MINNEAPOLIS -- Outfielder Sam Fuld was scheduled to fly back to Minnesota on Thursday after meeting with concussion specialist Dr. Mickey Collins in Pittsburgh on Wednesday.
Fuld is on the 15-day disabled list with a concussion and hasn't played since May 7. He met with Dr. Collins to get a second opinion from a specialist, because he's yet to have three days in a row without concussion-like symptoms.
But the initial reports were positive, according to Twins assistant general manager Rob Antony, who heard from head trainer Dave Preumer.
"Pruemer talked to the doc yesterday, who said he'd call today if there was anything to the last tests, but he said he was encouraged," Antony said. "He's through most of [the symptoms]. Hopefully it won't be too long."
Antony added the Fuld is expected to do some workouts once he returns to the Twin Cities, but he still wasn't cleared for baseball activities.
"Fuld is flying back today and is going to work out today," Antony said. "But he still needs three good days [before baseball activity]. The biggest thing was getting some peace of mind. There was nothing major or anything like that. It's a situation where he doesn't have to be too concerned."
Stiff back keeps Hicks out of starting lineup
MINNEAPOLIS -- Center fielder Aaron Hicks was held out of the lineup against the Rangers on Thursday after being a late scratch on Wednesday with lower back stiffness.
Twins manager Ron Gardenhire said it was for precautionary reasons, as Hicks felt like he could play, but Gardenhire decided to start rookie Danny Santana instead.
"Hicks is better today and available," Gardenhire said. "He came in and told me he could play, but I was leery of starting him in case his back started to act up. So we'll start Santana out there."
Hicks said his back started to stiffen up on the lower left side while taking batting practice on Wednesday. He said he thinks all the extra work on hitting from the right side now that he dropped switch-hitting might've caused the back stiffness.
But Hicks said the anti-inflammatories he took on Wednesday helped and that he was available to pinch-hit, if needed.
"It's feeling a little bit better," Hicks said. "I'll be available. They gave me some medicine for the inflammation, and it's made it better."
With Hicks out, Santana made his fourth career start in center field. Gardenhire said the natural shortstop is still adjusting to playing center field but has done OK filling in for Hicks in center field.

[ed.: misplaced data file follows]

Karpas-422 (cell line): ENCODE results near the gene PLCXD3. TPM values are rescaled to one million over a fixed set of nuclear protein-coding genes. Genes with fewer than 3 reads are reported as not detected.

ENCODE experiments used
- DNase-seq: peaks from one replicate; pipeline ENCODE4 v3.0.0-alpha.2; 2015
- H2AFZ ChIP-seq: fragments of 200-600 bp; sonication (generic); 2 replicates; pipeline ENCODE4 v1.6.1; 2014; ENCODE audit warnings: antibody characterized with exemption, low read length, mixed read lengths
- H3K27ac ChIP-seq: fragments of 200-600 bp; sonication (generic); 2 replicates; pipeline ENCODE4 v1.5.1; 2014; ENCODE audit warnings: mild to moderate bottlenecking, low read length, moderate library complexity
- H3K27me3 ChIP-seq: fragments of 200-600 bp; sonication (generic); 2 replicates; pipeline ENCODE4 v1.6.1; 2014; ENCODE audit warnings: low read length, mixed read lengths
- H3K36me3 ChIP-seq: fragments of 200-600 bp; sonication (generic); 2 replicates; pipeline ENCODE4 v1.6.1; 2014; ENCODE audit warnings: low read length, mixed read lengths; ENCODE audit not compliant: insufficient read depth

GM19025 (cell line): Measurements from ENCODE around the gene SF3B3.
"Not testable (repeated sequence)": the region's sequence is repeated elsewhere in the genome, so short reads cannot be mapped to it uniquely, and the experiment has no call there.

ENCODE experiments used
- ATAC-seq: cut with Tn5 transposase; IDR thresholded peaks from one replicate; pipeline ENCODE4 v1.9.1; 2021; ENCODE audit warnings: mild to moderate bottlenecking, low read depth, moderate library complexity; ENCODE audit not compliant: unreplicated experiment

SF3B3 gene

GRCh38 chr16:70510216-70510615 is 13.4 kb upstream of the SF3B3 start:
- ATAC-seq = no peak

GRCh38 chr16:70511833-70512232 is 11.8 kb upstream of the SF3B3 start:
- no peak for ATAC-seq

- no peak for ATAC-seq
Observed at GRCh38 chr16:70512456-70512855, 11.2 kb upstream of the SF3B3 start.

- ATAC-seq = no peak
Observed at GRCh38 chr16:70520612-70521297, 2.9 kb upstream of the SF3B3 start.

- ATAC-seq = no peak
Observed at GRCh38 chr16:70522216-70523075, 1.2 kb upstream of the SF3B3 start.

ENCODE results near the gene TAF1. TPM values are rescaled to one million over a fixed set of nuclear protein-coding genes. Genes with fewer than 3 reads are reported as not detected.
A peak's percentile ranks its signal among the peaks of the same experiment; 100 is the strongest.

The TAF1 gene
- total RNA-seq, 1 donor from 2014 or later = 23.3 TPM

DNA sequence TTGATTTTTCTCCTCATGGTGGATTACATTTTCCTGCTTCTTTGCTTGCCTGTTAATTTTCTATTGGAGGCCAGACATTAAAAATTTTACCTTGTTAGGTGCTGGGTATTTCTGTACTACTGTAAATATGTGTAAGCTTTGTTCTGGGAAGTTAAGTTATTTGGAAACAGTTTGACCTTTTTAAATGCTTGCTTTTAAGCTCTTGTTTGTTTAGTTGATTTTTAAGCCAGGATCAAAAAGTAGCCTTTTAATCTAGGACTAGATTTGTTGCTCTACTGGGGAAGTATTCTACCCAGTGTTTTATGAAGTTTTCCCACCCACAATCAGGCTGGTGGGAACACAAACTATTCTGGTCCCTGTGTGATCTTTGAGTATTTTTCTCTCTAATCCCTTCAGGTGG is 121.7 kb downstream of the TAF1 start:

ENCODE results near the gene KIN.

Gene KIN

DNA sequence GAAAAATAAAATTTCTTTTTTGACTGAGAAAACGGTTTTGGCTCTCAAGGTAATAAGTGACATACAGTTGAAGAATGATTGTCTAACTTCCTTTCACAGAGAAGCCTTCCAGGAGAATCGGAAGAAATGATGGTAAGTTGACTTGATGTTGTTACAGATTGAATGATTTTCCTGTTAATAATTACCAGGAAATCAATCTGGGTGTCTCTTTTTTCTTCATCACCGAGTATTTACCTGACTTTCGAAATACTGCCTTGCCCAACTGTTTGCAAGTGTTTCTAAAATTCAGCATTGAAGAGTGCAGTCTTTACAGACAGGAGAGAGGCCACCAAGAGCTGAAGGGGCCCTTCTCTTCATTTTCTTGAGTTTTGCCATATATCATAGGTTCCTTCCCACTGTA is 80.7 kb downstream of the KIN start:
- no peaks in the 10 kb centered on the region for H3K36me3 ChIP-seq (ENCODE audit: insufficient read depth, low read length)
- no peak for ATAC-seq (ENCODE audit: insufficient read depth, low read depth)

"He's all right," Gardenhire said. "We all see he has plenty of range. But he has trouble with those rockets hit over his head. He'll have to adjust to that. But he covers left to right really well."
Gardenhire sees Mauer hitting ball hard
MINNEAPOLIS -- There's no way around it: Joe Mauer is having a down year statistically.
With his average at an all-time low through 45 games (.277) and a particular inability to knock in runners in scoring position (.194 in 36 at-bats), he has not been able to ignite the Twin's offense from the No. 2 spot in the order.
The six-time All-Star had an opportunity to tie the game with Eduardo Escobar on third base in the seventh inning of Wednesday night's 1-0 loss to the Rangers, but Mauer struck out swinging for the final out, which elicited a chorus of boos from the Minnesota faithful.
"Fans are frustrated," manager Ron Gardenhire said. "They show it. It's always been part of the game. I think for Joe, he hears it, believe me.
-- Alex Smith
"I just hope that he doesn't put more pressure on himself. I want him to just keep swinging, and he'll be fine."
Both Gardenhire and Mauer are chalking up the first baseman's struggles to bad luck and opposing teams' outfield shifts.
"I'm feeling pretty good actually, which is even more frustrating because I've been hitting a lot of balls hard and just not having much to show for it," Mauer said. "Hopefully that turns here soon, and I keep having some good at-bats and hopefully they start falling."
Mauer's line-drive percentage (28.6 percent) is at an all-time high, but so is his ground ball/fly ball ratio (3.00).
"I don't know if you start counting all the balls that this guy hits on the button," Gardenhire said. "I can promise you it's as many as anybody in the league. He hits it on the barrel of the bat.
"I think it's an eye-opener when we say, 'Joe Mauer is struggling a little bit.' It's an eye-opener for everybody, because you're just not used to seeing that or hearing that. It's really hard to fathom for him, because he's such a good hitter."
Rhett Bollinger is a reporter for MLB.com. Read his blog, Bollinger Beat, and follow him on Twitter @RhettBollinger. Alex Smith is an associate reporter for MLB.com. This story was not subject to the approval of Major League Baseball or its clubs.